- “Social studies is not rocket science,” said Jim Cameron, who led the committee’s work. “It’s more difficult.”
- … Activists have long seen influencing state standards as an effective way to shape the next generation of voters. In 2010, conservatives on the Texas State Board of Education removed the word “democracy” as a description of American government, prompting protests. Georgia has also debated the term, eventually settling, in 2016, on standards that use the phrase “representative democracy/republic.”
- The Michigan conservatives — who prefer “constitutional republic” — say their arguments are historical, not partisan.
- “When you read Article IV, Section IV, it says you’re guaranteed a republican form of government,” said Patrick Colbeck, a Republican former state senator, citing the United States Constitution.
- While the founders were indeed skeptical of direct democracy, mainstream historians, political scientists and legal scholars say that the United States is both a representative democracy and a republic — and that there is no contradiction between those terms.
- A democracy is government by the people, who may rule either directly or indirectly, through elected representatives. A republic is a form of government in which the people’s elected representatives make decisions.
- Some of the country’s political processes, like ballot referendums, are more democratic than others, like the Electoral College. Grappling with that complexity is key to understanding American government, according to social studies experts. …
- …Many of the students who protested were less worried about terminology than about the way the standards dealt with gender and race. Alex Hosey, a 16-year old high school sophomore in East Lansing, objected to what had been left out, such as any mention of redlining, which contributed to the racial segregation of Michigan cities. “Hiding our nation’s sins isn’t the right way to do it,” he wrote in a letter to the State Board of Education. “Teach us about everything — the good and the bad, so we can learn to think for ourselves.”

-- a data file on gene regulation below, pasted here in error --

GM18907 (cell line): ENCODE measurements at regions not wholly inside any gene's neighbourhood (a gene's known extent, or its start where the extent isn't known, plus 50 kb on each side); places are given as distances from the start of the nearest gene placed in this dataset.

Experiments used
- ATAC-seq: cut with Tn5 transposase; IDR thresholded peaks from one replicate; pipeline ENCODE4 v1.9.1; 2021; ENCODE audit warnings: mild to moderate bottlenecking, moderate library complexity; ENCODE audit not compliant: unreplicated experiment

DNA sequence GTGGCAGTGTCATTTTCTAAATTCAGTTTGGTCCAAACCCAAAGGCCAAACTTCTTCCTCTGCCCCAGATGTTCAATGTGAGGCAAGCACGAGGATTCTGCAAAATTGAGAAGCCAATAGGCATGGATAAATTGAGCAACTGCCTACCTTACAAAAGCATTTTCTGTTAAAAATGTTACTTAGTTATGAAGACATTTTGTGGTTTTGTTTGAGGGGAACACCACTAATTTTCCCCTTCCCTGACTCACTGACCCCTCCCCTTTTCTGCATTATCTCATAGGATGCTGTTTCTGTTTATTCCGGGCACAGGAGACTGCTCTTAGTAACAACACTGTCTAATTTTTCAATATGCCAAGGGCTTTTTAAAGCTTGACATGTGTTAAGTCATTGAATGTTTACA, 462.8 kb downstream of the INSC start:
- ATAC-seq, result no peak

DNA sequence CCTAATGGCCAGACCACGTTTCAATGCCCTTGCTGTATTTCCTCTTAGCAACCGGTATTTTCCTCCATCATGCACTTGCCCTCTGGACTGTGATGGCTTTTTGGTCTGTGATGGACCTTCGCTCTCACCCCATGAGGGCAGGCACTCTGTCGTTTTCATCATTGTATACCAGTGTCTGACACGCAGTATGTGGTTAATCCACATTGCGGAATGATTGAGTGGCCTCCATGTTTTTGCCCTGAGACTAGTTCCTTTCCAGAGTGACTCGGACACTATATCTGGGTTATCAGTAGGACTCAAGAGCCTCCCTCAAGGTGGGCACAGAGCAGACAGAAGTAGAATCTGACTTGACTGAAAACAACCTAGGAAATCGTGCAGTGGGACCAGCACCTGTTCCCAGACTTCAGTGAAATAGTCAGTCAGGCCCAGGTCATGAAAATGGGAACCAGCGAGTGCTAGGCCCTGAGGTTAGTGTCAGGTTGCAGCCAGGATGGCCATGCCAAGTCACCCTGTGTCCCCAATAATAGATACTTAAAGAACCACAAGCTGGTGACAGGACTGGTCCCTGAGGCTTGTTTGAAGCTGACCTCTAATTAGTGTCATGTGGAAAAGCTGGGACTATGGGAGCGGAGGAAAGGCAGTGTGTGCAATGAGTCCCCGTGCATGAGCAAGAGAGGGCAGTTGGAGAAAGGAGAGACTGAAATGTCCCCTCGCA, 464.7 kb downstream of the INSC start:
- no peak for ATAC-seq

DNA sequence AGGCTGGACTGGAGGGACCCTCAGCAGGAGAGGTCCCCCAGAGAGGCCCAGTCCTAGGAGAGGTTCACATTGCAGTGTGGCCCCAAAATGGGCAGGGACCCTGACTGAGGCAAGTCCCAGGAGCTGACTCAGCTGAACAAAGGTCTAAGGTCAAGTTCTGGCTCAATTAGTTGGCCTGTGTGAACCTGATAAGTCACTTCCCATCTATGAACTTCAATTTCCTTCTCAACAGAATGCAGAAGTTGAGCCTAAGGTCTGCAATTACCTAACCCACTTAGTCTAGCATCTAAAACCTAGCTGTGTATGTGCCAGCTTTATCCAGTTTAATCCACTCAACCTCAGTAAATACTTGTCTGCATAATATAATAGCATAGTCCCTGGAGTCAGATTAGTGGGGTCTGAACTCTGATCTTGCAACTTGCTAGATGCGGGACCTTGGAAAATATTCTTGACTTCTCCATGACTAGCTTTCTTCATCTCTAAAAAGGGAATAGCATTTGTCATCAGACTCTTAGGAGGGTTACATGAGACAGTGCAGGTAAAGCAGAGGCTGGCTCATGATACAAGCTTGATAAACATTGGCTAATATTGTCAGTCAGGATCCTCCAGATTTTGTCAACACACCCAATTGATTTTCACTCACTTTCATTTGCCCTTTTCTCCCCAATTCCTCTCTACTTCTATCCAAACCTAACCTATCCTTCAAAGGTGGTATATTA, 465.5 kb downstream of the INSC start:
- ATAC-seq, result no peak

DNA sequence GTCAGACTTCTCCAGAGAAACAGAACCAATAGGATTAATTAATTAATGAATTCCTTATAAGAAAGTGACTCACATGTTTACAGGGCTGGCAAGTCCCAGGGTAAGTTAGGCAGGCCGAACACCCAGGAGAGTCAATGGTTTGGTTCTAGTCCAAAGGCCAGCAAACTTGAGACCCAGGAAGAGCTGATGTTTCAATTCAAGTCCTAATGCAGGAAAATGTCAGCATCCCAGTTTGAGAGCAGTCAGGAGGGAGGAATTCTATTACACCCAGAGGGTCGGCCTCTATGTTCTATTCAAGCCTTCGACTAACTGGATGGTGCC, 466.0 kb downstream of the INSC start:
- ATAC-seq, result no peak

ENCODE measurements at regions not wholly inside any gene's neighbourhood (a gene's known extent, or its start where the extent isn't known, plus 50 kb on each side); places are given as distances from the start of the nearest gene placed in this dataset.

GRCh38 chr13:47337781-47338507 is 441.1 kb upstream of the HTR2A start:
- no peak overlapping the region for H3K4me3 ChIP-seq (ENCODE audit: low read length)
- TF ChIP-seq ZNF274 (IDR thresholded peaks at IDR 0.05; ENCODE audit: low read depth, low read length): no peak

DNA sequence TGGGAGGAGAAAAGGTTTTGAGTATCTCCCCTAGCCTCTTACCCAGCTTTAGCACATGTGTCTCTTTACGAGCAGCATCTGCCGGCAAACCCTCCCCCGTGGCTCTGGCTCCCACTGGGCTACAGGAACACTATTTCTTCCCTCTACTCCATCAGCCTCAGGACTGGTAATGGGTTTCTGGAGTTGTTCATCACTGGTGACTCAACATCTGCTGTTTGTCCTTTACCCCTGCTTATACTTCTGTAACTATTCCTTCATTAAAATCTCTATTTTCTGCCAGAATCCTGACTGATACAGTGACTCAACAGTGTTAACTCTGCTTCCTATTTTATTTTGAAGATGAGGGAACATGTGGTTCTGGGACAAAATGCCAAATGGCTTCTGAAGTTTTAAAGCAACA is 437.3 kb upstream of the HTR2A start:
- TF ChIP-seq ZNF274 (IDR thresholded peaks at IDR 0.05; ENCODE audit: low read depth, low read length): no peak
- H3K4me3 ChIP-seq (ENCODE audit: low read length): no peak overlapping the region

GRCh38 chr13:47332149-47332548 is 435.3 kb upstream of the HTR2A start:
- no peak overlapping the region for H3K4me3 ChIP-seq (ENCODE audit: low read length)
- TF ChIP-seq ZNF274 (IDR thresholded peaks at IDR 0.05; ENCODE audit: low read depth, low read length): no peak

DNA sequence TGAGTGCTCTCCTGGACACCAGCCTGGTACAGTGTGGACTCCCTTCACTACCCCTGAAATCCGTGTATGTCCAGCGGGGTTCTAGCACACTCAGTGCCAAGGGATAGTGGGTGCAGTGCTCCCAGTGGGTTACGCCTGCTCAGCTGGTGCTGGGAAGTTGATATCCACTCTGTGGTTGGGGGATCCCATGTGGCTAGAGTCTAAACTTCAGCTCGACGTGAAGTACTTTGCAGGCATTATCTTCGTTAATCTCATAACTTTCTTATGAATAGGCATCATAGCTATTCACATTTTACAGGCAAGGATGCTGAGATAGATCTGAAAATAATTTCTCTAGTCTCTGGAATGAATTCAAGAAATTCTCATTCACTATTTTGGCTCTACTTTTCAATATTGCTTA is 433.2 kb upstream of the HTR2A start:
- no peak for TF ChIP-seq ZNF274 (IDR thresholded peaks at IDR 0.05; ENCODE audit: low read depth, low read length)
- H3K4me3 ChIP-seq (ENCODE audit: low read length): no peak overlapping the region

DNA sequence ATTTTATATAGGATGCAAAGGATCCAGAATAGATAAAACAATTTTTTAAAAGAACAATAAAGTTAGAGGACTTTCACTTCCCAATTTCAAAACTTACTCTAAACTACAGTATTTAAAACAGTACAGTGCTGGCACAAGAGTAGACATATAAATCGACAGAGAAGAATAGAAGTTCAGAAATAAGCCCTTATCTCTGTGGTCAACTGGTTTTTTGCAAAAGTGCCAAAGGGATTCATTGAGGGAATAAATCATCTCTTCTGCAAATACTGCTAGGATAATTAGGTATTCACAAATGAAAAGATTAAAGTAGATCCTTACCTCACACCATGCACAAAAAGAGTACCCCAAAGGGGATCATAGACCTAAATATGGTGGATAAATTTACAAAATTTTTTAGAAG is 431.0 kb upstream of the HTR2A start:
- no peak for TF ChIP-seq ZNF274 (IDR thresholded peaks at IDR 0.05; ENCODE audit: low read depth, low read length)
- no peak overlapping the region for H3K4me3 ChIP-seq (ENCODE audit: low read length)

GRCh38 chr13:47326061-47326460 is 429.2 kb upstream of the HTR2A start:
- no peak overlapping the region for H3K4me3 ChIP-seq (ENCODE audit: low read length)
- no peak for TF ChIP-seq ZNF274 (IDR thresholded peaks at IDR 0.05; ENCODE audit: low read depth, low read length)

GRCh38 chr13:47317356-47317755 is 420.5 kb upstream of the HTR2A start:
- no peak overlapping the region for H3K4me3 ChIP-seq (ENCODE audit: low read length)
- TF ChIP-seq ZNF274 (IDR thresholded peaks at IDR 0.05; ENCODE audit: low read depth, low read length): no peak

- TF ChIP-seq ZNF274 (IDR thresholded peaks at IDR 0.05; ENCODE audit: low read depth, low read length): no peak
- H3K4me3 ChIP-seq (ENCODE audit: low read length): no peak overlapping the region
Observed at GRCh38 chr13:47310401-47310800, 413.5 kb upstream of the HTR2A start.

- A new form of American capitalism | AXIOS.COM
- The modern version of American capitalism seems destined to change — perhaps profoundly — for the first time in our lifetimes.
- What’s new: Capitalism is being squeezed from both sides by a debate over socialism vs. strongman nationalism: President Trump bullying the Fed, publicly pressuring CEOs and juicing short-term markets at all cost.
- Show less
- Why it matters: It’s no longer debatable: The system makes the big, bigger and the rich, richer. The rest of America stagnates or suffers.
- Ray Dalio, the billionaire capitalist, argues that the rich vs. everyone else divide is an existential threat.
- “I believe that all good things taken to an extreme can be self-destructive and that everything must evolve or die,” he writes on LinkedIn. “This is now true for capitalism.”
- Mick Mulvaney says Democrats will never get Trump’s tax returns, Zachary Basu |com | Apr 7, 2019
- Acting White House chief of staff Mick Mulvaney said on Fox News Sunday that Democrats will never get their hands on President Trump’s tax returns, adding that the request is “a political stunt” that the IRS will not comply with: “That’s an issue that was already litigated during the election. Voters knew the president could have given his tax returns. They knew that he didn’t and they elected him anyway.”
- The big picture: Though he at one point said during the 2016 campaign that he would be releasing his tax returns “shortly,” Trump has walked back the promise and claimed he is unable to do so because he is under IRS audit. House Ways and Means Chairman Richard Neal (D-Mass.) last week formally requested Trump’s tax returns using an obscure IRS code that gives him the power to request tax documents from anyone — potentially triggering an extended legal battle that could make its way to the Supreme Court.
- Go deeper: The 2020 candidates who have released their latest tax returns
- Why ‘worthless’ humanities degrees may set you up for life, By Amanda Ruggeri | @BBC_Capital | 2 April 2019
- … Today, a degree is all but a necessity for the job market, one that more than halves your chances of being unemployed. Still, that alone is no guarantee of a job – and yet we’re paying more and more for one. In the US, room, board and tuition at a private university costs an average of $48,510 a year …
- … in the US, for example, a bachelor’s degree holder earns $461 more each week than someone who never attended a university. …
- … our assumptions about the market value of certain degrees – and the “worthlessness” of others – might be off. At best, that could be making some students unnecessarily stressed. At worst? Pushing people onto paths that set them up for less fulfilling lives. It also perpetuates the stereotype of liberal arts graduates, in particular, as an elite caste – something that can discourage underprivileged students, and anyone else who needs an immediate return on their university investment …
- … When [George Anders] was a technology reporter for Forbes from 2012 to 2016, he says Silicon Valley “was consumed with this idea that there was no education but Stem education”.